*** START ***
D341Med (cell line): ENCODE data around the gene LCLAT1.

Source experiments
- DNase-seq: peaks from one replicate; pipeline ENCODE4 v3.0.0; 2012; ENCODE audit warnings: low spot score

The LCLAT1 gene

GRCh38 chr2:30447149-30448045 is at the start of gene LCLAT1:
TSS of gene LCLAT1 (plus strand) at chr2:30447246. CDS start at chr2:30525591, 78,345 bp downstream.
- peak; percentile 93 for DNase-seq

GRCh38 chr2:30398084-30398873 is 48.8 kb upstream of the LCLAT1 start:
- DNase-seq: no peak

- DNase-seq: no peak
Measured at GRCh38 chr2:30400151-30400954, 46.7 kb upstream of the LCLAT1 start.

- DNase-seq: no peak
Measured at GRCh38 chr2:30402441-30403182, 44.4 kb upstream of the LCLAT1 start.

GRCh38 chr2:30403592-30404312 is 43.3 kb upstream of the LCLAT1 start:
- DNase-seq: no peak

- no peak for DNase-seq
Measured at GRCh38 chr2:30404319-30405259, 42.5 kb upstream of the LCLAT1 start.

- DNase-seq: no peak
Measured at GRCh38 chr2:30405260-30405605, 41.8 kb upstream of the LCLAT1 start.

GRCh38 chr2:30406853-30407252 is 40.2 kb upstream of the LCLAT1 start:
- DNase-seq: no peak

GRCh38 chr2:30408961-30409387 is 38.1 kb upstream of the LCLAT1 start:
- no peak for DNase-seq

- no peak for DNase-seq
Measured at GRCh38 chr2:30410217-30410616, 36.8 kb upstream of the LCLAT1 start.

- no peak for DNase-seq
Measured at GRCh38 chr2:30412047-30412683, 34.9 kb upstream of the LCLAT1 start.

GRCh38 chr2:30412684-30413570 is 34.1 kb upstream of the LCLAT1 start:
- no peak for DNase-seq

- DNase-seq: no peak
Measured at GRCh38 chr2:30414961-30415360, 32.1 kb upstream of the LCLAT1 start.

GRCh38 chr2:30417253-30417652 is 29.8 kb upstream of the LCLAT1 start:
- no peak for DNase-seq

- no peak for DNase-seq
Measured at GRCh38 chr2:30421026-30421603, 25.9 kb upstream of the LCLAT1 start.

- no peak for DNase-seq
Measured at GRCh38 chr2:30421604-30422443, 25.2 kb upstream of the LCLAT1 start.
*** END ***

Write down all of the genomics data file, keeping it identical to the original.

D341Med (cell line): ENCODE data around the gene LCLAT1.

Source experiments
- DNase-seq: peaks from one replicate; pipeline ENCODE4 v3.0.0; 2012; ENCODE audit warnings: low spot score

The LCLAT1 gene

GRCh38 chr2:30447149-30448045 is at the start of gene LCLAT1:
TSS of gene LCLAT1 (plus strand) at chr2:30447246. CDS start at chr2:30525591, 78,345 bp downstream.
- peak; percentile 93 for DNase-seq

GRCh38 chr2:30398084-30398873 is 48.8 kb upstream of the LCLAT1 start:
- DNase-seq: no peak

- DNase-seq: no peak
Measured at GRCh38 chr2:30400151-30400954, 46.7 kb upstream of the LCLAT1 start.

- DNase-seq: no peak
Measured at GRCh38 chr2:30402441-30403182, 44.4 kb upstream of the LCLAT1 start.

GRCh38 chr2:30403592-30404312 is 43.3 kb upstream of the LCLAT1 start:
- DNase-seq: no peak

- no peak for DNase-seq
Measured at GRCh38 chr2:30404319-30405259, 42.5 kb upstream of the LCLAT1 start.

- DNase-seq: no peak
Measured at GRCh38 chr2:30405260-30405605, 41.8 kb upstream of the LCLAT1 start.

GRCh38 chr2:30406853-30407252 is 40.2 kb upstream of the LCLAT1 start:
- DNase-seq: no peak

GRCh38 chr2:30408961-30409387 is 38.1 kb upstream of the LCLAT1 start:
- no peak for DNase-seq

- no peak for DNase-seq
Measured at GRCh38 chr2:30410217-30410616, 36.8 kb upstream of the LCLAT1 start.

- no peak for DNase-seq
Measured at GRCh38 chr2:30412047-30412683, 34.9 kb upstream of the LCLAT1 start.

GRCh38 chr2:30412684-30413570 is 34.1 kb upstream of the LCLAT1 start:
- no peak for DNase-seq

- DNase-seq: no peak
Measured at GRCh38 chr2:30414961-30415360, 32.1 kb upstream of the LCLAT1 start.

GRCh38 chr2:30417253-30417652 is 29.8 kb upstream of the LCLAT1 start:
- no peak for DNase-seq

- no peak for DNase-seq
Measured at GRCh38 chr2:30421026-30421603, 25.9 kb upstream of the LCLAT1 start.

- no peak for DNase-seq
Measured at GRCh38 chr2:30421604-30422443, 25.2 kb upstream of the LCLAT1 start.